Week Five:
ADHD and Development Lab


Carhart Fellow in Clinical Psychology

ADHD and Development Lab, University of Iowa | Iowa City, Iowa

July 1, 2015

This past week I divided my time between data collection, data scoring, and data entry. Since we are somewhat behind on data scoring and data entry of past visits, I spent most of my time focusing on that.

As I have come to do more and more data entry, I’ve come to notice a trend that many of our participants seem to be generally intelligent individuals, at least thus far. This is quite typical, and shouldn’t raise too much alarm at this stage of the project. This may be due to the fact many of our participants have received word about the study through the University’s listservs. Moreover, other participants have been involved in other studies that the Iowa ADHD Lab has conducted, so this may simply be the result of practice effects related to being administered similar measures garnering the same neuropsychological constructs. Regardless, intelligence tests probably are not some ADHD folks are unfamiliar with. Here’s to hoping this doesn’t severely bias our study.

Figure 1. Graphical summar of group differences in cognitive control, response inhibition, working memory, and memory span. Credit: Nikolas & Nigg (2014).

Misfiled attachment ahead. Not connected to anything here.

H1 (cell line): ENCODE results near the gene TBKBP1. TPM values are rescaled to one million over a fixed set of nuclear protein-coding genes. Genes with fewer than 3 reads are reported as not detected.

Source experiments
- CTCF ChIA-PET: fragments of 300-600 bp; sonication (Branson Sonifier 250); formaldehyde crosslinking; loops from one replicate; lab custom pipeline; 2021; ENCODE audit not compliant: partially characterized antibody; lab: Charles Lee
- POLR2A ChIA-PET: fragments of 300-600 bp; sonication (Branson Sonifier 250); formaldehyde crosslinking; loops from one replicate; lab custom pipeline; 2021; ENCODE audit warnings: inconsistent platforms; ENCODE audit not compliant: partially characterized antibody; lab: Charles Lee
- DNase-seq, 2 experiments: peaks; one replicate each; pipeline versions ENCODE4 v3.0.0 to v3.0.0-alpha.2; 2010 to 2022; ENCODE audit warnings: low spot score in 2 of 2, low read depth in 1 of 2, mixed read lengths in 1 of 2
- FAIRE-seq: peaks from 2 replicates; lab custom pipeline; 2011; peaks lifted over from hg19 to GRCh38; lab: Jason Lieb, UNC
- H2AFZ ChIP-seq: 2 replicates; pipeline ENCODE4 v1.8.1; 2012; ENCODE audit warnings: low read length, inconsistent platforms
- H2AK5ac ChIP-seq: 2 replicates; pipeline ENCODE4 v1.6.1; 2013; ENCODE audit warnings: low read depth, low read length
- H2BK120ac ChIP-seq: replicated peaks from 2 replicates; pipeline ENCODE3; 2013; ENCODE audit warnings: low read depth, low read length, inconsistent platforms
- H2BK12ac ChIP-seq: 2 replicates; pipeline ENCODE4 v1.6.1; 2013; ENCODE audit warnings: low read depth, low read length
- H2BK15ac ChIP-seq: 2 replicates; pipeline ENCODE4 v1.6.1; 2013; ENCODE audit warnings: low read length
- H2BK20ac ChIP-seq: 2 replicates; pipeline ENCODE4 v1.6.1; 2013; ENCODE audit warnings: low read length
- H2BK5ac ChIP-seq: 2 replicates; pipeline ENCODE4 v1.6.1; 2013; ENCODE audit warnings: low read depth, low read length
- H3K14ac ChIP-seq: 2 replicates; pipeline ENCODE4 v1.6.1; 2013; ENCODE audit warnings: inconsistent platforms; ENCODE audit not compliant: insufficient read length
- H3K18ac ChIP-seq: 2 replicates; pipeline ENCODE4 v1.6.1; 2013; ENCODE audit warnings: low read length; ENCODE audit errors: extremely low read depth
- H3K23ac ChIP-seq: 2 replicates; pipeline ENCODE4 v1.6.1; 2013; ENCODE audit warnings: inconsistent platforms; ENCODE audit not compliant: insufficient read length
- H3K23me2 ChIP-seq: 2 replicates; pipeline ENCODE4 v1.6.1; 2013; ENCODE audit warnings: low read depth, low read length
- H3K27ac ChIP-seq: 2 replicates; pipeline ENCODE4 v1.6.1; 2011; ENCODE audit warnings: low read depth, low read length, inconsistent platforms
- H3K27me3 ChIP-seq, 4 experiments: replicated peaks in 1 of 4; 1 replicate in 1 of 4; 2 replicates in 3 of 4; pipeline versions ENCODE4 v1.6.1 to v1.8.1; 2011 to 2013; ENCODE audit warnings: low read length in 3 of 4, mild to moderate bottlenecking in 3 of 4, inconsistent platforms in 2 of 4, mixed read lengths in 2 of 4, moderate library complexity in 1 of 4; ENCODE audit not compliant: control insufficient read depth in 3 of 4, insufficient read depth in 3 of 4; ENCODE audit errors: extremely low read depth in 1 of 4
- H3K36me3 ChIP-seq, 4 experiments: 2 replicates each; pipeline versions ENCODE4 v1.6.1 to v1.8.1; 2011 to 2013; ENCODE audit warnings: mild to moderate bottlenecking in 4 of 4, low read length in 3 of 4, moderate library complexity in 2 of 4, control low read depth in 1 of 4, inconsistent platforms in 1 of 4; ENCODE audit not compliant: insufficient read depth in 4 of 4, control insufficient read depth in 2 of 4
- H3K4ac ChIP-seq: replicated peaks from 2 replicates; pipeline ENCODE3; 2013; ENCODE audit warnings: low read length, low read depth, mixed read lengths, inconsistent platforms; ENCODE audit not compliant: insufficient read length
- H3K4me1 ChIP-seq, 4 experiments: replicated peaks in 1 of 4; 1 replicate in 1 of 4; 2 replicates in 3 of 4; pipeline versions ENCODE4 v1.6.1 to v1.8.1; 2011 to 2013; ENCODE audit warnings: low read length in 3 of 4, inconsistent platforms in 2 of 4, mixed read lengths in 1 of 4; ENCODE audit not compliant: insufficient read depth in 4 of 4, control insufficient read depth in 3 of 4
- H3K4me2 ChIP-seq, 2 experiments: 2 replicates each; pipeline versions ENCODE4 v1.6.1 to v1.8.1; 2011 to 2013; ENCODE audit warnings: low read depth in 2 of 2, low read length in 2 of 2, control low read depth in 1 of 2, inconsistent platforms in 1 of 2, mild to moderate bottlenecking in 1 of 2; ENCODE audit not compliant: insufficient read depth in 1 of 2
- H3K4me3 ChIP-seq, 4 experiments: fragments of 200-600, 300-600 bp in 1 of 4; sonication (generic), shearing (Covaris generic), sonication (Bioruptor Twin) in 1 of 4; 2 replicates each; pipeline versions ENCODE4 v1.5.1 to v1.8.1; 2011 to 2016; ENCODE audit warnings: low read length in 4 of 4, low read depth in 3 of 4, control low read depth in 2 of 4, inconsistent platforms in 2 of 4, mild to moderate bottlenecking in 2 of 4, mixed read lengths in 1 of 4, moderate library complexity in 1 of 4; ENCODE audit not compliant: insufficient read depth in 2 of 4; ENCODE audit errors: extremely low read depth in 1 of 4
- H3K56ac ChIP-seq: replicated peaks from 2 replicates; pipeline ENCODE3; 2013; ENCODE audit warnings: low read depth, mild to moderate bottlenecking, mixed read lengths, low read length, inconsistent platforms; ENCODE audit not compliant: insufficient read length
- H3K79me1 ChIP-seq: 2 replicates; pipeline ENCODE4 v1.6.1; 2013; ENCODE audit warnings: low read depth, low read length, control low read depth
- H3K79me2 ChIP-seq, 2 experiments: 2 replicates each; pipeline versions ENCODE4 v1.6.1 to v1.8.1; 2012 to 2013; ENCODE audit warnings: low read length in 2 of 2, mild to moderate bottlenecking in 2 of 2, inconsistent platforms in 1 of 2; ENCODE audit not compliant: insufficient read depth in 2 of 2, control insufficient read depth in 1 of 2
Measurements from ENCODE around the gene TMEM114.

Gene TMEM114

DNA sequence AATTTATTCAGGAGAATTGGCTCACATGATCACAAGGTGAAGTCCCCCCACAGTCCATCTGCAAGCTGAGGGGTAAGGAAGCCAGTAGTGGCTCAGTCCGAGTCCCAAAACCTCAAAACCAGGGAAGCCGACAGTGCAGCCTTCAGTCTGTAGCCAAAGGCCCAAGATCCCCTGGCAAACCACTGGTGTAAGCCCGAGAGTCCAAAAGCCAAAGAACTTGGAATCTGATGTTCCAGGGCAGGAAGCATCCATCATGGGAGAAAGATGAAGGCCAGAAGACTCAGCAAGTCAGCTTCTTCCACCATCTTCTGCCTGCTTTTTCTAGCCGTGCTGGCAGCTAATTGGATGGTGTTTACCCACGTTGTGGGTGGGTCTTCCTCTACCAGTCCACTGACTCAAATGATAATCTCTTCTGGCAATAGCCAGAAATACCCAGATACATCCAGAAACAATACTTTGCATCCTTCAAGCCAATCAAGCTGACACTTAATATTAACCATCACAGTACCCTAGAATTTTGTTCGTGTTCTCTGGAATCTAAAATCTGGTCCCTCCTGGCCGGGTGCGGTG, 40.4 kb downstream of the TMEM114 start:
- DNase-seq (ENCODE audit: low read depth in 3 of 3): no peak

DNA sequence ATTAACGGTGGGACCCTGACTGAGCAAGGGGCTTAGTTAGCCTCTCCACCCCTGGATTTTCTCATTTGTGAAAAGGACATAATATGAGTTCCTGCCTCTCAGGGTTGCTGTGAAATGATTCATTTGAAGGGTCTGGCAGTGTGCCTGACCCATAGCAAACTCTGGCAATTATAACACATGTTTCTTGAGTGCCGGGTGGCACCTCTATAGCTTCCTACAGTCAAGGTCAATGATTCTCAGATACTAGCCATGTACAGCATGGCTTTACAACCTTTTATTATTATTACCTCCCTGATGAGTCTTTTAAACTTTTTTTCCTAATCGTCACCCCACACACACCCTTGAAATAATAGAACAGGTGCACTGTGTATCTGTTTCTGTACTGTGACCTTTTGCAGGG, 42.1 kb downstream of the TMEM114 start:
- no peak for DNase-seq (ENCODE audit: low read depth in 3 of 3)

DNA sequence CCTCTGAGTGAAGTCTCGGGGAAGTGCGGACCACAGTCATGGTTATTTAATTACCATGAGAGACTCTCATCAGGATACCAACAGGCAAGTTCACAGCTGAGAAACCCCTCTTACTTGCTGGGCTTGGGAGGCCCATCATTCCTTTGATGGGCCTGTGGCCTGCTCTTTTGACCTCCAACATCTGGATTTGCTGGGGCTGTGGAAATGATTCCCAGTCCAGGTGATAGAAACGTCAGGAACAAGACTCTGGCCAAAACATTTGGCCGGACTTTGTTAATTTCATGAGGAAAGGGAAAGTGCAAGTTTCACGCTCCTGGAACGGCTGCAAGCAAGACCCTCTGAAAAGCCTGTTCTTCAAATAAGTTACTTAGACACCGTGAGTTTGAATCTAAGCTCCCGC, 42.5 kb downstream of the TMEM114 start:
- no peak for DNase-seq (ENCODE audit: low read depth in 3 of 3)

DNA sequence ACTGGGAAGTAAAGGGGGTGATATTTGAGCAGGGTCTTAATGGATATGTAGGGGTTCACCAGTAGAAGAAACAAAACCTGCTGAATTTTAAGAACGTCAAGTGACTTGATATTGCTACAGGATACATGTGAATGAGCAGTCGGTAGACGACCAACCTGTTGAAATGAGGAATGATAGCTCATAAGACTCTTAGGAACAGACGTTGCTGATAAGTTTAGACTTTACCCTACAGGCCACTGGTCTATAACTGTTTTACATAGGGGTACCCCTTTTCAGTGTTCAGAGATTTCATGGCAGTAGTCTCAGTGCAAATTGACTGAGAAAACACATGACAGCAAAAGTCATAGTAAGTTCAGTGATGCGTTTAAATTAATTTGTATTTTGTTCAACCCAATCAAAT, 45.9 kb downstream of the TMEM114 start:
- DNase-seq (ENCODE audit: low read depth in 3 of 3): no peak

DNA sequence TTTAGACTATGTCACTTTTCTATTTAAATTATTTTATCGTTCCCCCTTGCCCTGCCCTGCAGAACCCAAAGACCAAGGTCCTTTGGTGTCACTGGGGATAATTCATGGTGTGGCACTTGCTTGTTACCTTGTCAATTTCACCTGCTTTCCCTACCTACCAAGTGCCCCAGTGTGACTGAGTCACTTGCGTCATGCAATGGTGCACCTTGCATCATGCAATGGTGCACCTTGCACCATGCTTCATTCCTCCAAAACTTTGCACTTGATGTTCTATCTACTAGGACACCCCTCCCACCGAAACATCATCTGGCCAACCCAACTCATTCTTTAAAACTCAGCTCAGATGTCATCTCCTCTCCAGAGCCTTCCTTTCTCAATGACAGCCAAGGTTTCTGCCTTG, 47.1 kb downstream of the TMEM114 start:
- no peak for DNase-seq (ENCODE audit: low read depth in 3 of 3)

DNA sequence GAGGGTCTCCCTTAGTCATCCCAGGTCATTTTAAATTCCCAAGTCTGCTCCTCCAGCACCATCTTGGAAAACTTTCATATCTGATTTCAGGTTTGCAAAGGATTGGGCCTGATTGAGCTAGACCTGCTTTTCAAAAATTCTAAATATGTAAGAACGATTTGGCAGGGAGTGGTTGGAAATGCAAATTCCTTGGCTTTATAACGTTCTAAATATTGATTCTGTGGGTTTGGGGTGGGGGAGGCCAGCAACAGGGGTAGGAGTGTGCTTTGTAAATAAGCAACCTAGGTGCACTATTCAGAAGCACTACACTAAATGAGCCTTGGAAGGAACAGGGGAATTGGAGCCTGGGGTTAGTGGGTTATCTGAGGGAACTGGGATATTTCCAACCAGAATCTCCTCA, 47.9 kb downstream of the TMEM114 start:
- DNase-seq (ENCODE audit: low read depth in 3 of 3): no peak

Figure 1. Graphical summary of group differences in cognitive control, response inhibition, working memory, and memory span. Credit: Nikolas & Nigg (2014).

During our weekly meeting on Tuesday, Dr. Nikolas and I discussed three research articles. Molly had me read her recently published article titled, Moderators of Neuropsychological Mechanism in Attention-Deficit/Hyperactivity Disorder (2014). She and her colleague Joel Nigg at the Oregon Health and Science University examined groups of youth with ADHD and their unaffected siblings to identify potential endophenotypes of ADHD as to further explore the underlying genetic contribution to ADHD psychopathology. Figure 1 describes their findings graphically. They found that unaffected siblings were statistically different from both controls and their ADHD siblings on measures of cognitive control, response inhibition, response variability, and temporal processing. ADHD-positive youth and their unaffected siblings shared ADHD symptoms, particularly in regard to deficits in executive dysfunction, response inhibition, working memory, and temporal processing. This indicates there must be a genetic contribution to the development of ADHD psychopathology.

Figure 2. Neuropsychological heterogeneity in a sample of ADHD youth. Credit: Sonuga-Barke, Bitzakou, & Thompson (2010).
Figure 2. Neuropsychological heterogeneity in a sample of ADHD youth. Credit: Sonuga-Barke, Bitzakou, & Thompson (2010).

Other articles we discussed were Sonuga-Barke, Bitsakou, and Thompson (2010), in which Sonuga-Barke introduced the seminal Dual-Pathway Model of ADHD, and Bush (2010), where the attention networks in ADHD were reviewed.